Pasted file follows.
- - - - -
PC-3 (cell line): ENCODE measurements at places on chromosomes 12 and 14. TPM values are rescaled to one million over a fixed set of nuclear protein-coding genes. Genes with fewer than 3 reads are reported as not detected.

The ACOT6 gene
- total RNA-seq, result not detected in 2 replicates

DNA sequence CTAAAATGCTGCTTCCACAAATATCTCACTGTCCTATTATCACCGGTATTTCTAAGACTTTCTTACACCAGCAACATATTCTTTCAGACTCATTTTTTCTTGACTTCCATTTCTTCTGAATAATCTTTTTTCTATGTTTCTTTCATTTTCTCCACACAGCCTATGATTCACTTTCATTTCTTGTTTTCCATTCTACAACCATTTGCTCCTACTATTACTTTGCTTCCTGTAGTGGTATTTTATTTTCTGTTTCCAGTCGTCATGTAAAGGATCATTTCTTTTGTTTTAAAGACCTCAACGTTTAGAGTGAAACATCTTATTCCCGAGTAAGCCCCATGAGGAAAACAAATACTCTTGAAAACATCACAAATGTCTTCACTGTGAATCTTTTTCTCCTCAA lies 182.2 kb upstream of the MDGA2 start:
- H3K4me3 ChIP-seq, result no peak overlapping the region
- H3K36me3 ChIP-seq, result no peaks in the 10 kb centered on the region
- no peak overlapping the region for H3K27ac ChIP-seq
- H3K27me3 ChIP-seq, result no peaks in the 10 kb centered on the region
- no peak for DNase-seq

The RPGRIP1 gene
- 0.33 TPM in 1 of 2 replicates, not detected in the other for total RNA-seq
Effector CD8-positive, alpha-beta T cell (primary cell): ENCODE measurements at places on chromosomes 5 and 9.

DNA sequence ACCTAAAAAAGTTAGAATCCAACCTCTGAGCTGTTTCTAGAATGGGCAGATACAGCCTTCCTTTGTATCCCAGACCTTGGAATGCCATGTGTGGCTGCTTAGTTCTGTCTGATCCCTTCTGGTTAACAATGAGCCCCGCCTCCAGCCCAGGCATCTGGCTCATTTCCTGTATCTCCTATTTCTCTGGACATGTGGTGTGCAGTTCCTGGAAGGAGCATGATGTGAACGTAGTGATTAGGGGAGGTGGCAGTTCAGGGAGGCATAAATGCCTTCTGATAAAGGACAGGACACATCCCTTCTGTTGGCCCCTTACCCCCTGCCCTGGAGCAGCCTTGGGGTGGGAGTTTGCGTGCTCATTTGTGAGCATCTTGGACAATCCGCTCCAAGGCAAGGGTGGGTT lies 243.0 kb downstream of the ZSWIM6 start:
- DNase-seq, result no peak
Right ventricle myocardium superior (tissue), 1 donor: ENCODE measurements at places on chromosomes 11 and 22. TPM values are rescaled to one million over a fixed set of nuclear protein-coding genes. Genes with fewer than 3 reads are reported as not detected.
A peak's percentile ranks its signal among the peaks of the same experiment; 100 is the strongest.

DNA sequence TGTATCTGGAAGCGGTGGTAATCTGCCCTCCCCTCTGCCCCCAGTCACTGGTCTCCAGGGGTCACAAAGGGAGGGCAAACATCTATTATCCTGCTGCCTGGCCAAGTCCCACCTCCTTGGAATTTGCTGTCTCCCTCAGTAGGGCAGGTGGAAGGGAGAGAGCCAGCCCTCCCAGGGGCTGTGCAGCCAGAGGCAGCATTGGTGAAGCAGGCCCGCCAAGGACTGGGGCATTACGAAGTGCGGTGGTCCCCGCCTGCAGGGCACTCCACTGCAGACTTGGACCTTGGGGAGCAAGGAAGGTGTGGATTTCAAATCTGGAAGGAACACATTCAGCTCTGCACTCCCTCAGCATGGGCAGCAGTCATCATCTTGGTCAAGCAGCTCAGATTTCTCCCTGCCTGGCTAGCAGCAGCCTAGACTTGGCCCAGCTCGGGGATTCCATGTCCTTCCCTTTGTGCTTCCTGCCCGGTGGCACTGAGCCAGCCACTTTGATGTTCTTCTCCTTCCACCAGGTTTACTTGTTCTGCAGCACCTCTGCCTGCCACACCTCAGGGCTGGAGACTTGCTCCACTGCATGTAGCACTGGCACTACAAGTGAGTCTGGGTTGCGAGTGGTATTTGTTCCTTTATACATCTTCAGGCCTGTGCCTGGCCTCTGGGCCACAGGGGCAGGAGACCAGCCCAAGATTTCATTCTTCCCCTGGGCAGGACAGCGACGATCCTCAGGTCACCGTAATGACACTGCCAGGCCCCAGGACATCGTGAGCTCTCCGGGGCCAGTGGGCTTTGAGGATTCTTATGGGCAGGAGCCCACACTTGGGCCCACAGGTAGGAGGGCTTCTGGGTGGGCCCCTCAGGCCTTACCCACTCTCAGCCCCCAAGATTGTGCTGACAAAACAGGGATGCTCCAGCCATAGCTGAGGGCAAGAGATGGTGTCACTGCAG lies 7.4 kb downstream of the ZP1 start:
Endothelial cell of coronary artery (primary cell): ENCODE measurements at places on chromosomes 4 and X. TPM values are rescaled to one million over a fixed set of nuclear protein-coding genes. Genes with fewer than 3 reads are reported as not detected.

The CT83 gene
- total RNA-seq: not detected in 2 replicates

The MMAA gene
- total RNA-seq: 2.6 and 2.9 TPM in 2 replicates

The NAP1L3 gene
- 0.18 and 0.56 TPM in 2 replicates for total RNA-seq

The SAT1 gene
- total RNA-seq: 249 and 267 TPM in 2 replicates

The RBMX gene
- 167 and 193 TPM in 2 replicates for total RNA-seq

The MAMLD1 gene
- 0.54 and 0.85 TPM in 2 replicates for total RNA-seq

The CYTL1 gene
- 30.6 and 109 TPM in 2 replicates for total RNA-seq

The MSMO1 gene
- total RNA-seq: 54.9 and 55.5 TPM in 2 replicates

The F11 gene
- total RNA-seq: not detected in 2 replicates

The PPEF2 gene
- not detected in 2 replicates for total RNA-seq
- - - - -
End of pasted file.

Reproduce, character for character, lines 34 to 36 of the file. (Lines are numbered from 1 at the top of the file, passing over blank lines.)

- total RNA-seq: 54.9 and 55.5 TPM in 2 replicates

The F11 gene
- total RNA-seq: not detected in 2 replicates